Just as people have to watch their weight so, too, do our dogs. In fact, vets are becoming concerned about the increasing incidence of overweight dogs especially amongst those who are at home by themselves all day and who live an inner city apartment life.
“Many of the clients I see are overweight and do not have sufficient muscle tone because their owners simply don’t exercise them,” an inner city vet in Sydney, named John, told us.
“Their owners exercise for themselves by going to the gym or a class, and then they’re out at work all day. The dog can be lucky to get five minutes outside on the lead in the morning and evening – let alone a decent run around for 30 minutes two times a day.”
So how can you tell if your dog is overweight?
- Feel around his ribs and spine. You should be able to locate both, with only a thin layer of fat separating skin from bones. If you are unable to find the ribcage, you have an overweight dog.
- Viewing the dog from above, you should be able to see a moderate narrowing at the waist just past the ribcage.
- A large and drooping abdomen is another sign that your pet is overweight.
- A bulging line from the ribcage to the hips also indicates an overweight dog.
John says it’s worth asking your dog’s vet to assess his size at every check-up and to ask what his optimal weight should be on reaching maturity. Overweight dogs are prone to knee injuries, pancreatic issues, liver disease, heart problems, trouble cooling off, snoring, and more.
Here are John’s tips for getting the weight down on your dog, or helping to maintain it at the right level.
1. Talk to your vet.
Check that your dog isn’t overweight because of an underlying medical condition. It’s very rare, but it’s always worth checking.
A good starting point is a regular walk around the nearest park or around the streets where you live. Rainy days or cold days are no excuse. It won’t matter if your dog gets wet – other than when he returns home and shakes himself – and if you live in a really cold climate, you can let him use a dog coat. But the truth is, there’s very few places in Australia where dogs need one.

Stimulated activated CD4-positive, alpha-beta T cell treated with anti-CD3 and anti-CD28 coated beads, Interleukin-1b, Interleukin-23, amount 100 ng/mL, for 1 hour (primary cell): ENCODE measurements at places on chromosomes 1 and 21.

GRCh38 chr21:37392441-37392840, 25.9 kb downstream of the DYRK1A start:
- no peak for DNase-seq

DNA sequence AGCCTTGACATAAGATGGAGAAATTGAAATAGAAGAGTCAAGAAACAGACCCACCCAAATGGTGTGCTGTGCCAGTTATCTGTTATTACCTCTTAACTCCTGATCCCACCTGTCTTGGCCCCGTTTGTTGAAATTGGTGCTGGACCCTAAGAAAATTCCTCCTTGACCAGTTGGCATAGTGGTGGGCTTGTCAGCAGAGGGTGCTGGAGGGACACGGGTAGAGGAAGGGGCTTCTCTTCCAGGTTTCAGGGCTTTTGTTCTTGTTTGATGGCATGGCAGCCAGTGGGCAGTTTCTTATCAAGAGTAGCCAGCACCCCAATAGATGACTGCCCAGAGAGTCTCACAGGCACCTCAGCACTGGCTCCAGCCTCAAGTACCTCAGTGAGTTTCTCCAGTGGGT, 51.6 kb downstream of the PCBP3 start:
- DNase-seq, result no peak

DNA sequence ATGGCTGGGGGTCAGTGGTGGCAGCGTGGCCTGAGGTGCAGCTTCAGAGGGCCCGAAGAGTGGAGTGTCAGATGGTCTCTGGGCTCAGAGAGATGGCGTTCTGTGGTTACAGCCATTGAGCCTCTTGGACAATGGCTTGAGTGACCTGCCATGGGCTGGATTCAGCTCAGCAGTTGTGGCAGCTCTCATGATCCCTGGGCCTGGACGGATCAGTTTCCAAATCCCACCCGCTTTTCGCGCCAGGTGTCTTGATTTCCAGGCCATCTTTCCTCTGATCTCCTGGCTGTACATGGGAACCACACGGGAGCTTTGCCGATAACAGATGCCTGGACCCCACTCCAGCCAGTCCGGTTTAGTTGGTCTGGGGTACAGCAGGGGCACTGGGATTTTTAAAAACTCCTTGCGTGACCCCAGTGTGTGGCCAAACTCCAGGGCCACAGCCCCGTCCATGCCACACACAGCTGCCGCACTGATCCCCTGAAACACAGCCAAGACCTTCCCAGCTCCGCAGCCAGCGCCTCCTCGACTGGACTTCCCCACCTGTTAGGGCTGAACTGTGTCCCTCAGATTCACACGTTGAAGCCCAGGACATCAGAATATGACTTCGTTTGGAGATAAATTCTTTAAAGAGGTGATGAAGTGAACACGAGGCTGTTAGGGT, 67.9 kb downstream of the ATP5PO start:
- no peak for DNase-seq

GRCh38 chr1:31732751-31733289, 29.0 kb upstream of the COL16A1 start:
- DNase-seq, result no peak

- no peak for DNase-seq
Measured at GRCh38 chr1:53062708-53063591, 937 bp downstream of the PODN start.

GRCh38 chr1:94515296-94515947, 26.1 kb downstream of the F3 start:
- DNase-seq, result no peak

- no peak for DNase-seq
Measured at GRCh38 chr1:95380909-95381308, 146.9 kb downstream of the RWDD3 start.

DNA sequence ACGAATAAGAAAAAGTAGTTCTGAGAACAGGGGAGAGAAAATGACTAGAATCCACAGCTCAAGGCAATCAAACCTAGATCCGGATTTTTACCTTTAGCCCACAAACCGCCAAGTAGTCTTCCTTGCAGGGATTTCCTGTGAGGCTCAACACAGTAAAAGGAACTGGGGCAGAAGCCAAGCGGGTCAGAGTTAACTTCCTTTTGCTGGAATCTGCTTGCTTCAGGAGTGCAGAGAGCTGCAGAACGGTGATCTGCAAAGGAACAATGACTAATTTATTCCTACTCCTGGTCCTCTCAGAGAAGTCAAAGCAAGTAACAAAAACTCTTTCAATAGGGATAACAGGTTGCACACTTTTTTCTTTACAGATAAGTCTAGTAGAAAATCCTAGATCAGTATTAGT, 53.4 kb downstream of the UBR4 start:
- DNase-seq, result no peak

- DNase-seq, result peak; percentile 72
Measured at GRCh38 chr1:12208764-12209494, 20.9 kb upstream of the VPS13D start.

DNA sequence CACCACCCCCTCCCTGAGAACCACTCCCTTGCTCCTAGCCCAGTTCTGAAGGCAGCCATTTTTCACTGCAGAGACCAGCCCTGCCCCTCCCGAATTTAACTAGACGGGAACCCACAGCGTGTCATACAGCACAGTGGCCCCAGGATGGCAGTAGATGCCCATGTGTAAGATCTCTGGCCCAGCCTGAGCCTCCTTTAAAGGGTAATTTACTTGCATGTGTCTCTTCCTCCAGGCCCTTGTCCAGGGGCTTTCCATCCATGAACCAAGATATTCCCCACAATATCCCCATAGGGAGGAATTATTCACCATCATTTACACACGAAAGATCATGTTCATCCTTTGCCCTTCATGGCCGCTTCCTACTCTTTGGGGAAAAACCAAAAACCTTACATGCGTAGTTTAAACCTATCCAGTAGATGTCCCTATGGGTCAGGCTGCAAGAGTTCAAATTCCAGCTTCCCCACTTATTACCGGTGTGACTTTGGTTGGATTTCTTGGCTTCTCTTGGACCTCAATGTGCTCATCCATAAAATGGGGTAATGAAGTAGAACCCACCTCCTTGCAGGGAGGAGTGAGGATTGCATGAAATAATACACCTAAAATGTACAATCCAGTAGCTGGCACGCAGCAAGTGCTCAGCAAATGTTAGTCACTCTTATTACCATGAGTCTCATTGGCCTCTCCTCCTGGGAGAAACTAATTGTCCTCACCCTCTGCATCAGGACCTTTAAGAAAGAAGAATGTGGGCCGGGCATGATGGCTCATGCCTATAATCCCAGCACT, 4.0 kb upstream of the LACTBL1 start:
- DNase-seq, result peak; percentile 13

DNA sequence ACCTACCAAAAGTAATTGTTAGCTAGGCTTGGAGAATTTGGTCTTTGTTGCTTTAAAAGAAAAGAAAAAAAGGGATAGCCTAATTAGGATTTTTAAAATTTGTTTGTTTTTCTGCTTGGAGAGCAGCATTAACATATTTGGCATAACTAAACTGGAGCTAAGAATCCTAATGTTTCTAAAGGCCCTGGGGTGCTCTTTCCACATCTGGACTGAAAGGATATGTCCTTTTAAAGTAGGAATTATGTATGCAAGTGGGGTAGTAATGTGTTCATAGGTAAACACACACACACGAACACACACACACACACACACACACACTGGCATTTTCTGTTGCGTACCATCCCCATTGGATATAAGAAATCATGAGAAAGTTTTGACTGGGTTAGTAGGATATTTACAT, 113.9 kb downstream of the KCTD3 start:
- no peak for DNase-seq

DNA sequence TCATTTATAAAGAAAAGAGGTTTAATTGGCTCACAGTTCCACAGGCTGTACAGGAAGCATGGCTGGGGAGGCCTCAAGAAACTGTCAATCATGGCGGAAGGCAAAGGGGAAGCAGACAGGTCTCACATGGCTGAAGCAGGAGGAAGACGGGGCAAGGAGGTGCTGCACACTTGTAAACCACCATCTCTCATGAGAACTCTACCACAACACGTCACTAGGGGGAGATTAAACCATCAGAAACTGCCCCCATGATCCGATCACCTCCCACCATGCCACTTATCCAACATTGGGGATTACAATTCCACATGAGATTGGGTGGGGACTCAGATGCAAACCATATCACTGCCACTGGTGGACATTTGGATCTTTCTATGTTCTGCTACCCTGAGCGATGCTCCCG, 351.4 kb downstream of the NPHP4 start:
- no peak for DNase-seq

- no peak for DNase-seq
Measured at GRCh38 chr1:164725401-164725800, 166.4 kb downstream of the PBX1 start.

I recommend a minimum of 30 minutes a day (15 minutes twice a day) or, preferably, up to 60 minutes (30 minutes twice a day). If you really cannot get outside with him, then make sure he has at least 30 minutes of running around inside with your attention through some sort of game. This is to stimulate him physically and mentally.
3. Portion control.
Minimise the treats you give your dog, make sure they’re dog treats and use them for rewards – not because he’s look cute and pathetic and feels he needs something. Treats for dogs are like treats for humans: they’re okay in moderation, and as long as they’re healthy. Whatever you do, do not given them human treats such as cakes, biscuits and especially chocolates – they are simply bad for them.
4. Avoid human foods high in fat, sugar, or sodium.
The last thing on anyone’s to-do list is an emergency visit to the vet due to pancreatitis. Foods that are fried, oily, or greasy (chicken, turkey, ham, beef bones, gravy, stuffing, pastries, rolls, cheese, and other starchy or rich foods and desserts) are all culprits and should be avoided. Never allow dogs to have grapes, raisins, chocolate, caffeine, or alcoholic beverages. To keep dogs lean, it is important the entire family and those visiting know the rules.
5. Each family member must be on board.
Your dog’s health depends upon everyone working together. That means no feeding your dog after school, in secret, or under the table at dinner time. I always recommend dogs eat in a separate place and are not around when their owners are eating.